Latest Updates

Refugee Shabbat 2021

This year, UJS is partnering with HIAS to mark Refugee Shabbat, which is a moment for congregations, organizations, and individuals around the world to dedicate a Shabbat experience to refugees and asylum seekers. This is part of our wider commitment to campaigning for refugee rights following overwhelming student support for such initiatives in the 2020 Conference.

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Planning for the future

As 2021 rings in a new national lockdown, your UJS team have been preparing fresh new ways full you to engage with Jewish life on hey digital campus.

Whilst most students this term, and this year, have so far not experienced in person teaching, we will be continuing to enrich your Jewish campus experiences through diverse and engaging content, featuring some big-name speakers, whist campaigning on the issues that matter to you.

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Tu B'shvat - A Collection of Student Blogs

Tu B’shvat is an annual Jewish festival that is celebrated on the 15th day of the month of Shvat. This year, this falls on the 28th January. A different name for the festival is Rosh haShana la’Ilanot, or the new year of the trees. For us at UJS, this name captures the beauty of Tu B’shvat, as we welcome spring, and the Earth begins to regenerate. As such, this festival has become seeped in messages of tikkun olam, it is a time to consider at greater length how we care for our environment, ensure the cleanliness and liveability of our shared, communal spaces, and protect our world for the generations to come. Traditions surrounding the festival are diverse, and Jews around the world celebrate it in different ways. To find out just some of the ways which Jewish students in the UK celebrate Tu B’shvat, take a read of the testimonials below!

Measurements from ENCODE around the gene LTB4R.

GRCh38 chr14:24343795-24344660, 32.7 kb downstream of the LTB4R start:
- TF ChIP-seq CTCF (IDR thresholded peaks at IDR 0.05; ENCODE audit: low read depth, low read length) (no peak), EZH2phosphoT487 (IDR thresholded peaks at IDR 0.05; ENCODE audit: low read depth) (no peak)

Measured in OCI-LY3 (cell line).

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Holocaust Memorial Day Blog - Amanda Sefton

Today is 76 years on from the liberation of Auschwitz, and the day that the global Jewish community comes together to remember the 6 million Jews who were murdered. This day is not just about commemoration, but also about looking back and learning the lessons from this time to make sure it never happens again.

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Woahhh, We’re Halfway There!

Though the past six months at the helm of UJS have certainly been anything but normal, I have been blown away by the tenacity and perseverance of Jewish students across the country. Whilst many saw this year as being a write-off for Jewish life on campus, the reality could not be further from that, and I am proud to represent the 8,500 Jewish students in the UK and Ireland and their J-Socs who have not just been surviving, but thriving, creating new and more innovative ways than ever before to engage with their Judaism.

Being a student now is not easy, but the determination of Jewish students to see Jewish life on campus booming has been admirable.

Do take a read to see what our amazing team have been doing to support Jewish students during these unprecedented times to ensure that “more Jewish students [are] doing more Jewish things” digitally.